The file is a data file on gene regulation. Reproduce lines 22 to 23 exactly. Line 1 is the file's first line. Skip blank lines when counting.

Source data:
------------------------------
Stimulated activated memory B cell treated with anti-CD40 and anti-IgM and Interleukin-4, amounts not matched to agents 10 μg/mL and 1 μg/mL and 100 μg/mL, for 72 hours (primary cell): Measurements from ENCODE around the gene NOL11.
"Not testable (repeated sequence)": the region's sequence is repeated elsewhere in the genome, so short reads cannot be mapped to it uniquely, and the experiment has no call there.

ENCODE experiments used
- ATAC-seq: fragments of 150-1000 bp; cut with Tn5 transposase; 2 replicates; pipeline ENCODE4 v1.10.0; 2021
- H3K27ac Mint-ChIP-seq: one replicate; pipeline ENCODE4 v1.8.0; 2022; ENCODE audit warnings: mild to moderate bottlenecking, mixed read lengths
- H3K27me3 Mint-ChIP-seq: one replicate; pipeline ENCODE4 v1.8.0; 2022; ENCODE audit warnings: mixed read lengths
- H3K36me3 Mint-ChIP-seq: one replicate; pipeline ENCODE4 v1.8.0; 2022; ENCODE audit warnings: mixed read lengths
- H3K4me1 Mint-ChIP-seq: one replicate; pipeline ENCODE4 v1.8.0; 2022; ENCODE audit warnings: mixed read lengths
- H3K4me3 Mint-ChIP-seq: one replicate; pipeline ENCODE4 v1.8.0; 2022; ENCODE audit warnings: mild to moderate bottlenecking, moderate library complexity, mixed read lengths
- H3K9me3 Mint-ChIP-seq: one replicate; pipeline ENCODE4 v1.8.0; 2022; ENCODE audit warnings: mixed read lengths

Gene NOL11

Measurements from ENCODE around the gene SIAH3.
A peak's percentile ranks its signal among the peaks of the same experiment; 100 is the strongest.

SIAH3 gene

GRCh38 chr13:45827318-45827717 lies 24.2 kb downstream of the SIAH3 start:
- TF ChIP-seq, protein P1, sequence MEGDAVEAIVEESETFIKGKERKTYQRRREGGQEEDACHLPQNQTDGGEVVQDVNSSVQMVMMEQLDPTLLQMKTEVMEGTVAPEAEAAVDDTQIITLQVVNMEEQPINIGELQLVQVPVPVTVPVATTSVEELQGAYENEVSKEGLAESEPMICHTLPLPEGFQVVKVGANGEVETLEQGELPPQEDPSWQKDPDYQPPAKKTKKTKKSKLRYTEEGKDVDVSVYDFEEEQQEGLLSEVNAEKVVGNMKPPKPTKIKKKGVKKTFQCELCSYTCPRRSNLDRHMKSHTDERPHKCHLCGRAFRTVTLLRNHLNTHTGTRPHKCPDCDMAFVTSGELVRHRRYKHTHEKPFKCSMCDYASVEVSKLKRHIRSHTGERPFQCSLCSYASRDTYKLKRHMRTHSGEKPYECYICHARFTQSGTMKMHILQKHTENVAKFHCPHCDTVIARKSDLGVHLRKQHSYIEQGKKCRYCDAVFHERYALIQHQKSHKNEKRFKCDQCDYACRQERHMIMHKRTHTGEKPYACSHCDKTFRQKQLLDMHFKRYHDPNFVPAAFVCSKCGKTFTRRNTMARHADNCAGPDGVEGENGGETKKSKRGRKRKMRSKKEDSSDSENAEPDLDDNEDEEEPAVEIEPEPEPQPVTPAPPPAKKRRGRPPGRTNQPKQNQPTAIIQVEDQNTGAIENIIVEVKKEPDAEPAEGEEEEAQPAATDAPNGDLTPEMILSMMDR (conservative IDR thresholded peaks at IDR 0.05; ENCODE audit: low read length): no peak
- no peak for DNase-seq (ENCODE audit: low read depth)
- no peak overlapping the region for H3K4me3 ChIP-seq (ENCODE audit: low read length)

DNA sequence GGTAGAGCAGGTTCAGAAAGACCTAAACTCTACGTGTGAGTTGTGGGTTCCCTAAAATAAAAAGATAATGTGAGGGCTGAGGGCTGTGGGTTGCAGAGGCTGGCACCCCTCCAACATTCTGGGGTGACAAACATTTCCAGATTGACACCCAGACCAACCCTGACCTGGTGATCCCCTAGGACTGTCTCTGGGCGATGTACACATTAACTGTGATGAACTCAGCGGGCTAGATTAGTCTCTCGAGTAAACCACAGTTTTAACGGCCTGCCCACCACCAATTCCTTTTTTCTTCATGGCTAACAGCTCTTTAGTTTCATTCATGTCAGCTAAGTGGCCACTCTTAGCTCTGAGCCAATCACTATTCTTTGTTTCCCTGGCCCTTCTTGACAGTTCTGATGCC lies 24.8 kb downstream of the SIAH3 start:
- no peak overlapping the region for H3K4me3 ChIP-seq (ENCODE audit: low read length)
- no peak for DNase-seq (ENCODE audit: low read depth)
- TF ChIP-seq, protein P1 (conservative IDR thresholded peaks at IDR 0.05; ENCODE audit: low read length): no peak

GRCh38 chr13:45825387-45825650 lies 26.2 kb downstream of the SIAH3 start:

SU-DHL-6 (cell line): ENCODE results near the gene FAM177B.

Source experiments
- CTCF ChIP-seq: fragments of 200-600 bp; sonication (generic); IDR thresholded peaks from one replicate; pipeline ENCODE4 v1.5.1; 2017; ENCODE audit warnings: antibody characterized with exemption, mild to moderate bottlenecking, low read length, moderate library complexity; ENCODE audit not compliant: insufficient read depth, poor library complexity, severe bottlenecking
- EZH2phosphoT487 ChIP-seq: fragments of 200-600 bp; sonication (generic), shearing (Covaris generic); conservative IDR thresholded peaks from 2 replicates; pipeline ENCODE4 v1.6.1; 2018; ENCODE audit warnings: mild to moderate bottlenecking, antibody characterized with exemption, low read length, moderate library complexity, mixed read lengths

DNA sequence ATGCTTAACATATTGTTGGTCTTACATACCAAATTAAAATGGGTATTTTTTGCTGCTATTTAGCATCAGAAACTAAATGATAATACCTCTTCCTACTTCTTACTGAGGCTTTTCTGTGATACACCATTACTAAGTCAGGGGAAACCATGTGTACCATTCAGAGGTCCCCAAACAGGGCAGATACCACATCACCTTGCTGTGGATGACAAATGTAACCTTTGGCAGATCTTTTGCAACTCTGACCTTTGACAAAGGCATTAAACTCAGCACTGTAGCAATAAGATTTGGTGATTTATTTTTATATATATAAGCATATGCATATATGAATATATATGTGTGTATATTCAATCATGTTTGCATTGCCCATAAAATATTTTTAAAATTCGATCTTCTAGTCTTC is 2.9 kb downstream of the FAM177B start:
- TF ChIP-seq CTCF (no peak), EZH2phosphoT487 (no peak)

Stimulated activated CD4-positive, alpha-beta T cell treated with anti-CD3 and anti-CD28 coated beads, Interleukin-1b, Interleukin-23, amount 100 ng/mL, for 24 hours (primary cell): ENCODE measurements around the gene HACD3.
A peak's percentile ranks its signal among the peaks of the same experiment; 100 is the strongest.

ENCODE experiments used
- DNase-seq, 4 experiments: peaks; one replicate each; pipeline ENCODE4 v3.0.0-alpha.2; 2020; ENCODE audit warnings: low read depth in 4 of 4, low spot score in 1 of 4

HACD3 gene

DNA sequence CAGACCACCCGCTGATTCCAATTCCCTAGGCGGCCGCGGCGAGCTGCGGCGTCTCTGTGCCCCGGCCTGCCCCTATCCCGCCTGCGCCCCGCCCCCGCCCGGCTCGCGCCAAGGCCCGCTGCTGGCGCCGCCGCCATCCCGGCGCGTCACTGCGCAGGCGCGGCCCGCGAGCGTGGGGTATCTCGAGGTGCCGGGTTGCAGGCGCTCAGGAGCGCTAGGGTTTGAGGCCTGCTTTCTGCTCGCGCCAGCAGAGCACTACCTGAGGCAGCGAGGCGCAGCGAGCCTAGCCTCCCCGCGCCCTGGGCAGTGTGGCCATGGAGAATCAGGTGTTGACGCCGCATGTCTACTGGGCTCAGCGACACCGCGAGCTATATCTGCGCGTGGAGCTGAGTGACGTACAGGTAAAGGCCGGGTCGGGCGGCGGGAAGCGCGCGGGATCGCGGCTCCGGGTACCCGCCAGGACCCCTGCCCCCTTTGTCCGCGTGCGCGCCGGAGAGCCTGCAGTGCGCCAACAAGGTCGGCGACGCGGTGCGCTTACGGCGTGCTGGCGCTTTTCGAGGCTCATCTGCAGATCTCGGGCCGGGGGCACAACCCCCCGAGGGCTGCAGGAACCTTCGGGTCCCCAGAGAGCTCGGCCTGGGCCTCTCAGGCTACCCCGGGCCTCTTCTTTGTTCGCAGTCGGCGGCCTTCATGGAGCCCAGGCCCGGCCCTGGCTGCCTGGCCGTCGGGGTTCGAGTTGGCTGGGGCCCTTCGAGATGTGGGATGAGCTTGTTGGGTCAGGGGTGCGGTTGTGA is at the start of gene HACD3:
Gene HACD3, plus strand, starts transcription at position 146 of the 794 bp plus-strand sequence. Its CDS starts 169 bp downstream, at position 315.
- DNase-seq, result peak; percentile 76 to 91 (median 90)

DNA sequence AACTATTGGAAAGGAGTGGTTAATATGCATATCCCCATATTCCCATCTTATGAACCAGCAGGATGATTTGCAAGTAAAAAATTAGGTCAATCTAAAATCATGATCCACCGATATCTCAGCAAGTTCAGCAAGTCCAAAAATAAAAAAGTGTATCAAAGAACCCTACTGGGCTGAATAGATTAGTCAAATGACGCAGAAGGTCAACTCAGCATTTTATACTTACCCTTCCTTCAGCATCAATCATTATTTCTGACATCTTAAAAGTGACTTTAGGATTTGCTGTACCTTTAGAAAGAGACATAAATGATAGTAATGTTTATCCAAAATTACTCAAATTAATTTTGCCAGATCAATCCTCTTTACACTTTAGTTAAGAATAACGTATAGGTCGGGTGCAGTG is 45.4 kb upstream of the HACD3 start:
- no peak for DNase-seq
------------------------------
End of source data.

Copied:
- TF ChIP-seq, protein P1 (conservative IDR thresholded peaks at IDR 0.05; ENCODE audit: low read length): no peak

GRCh38 chr13:45825387-45825650 lies 26.2 kb downstream of the SIAH3 start: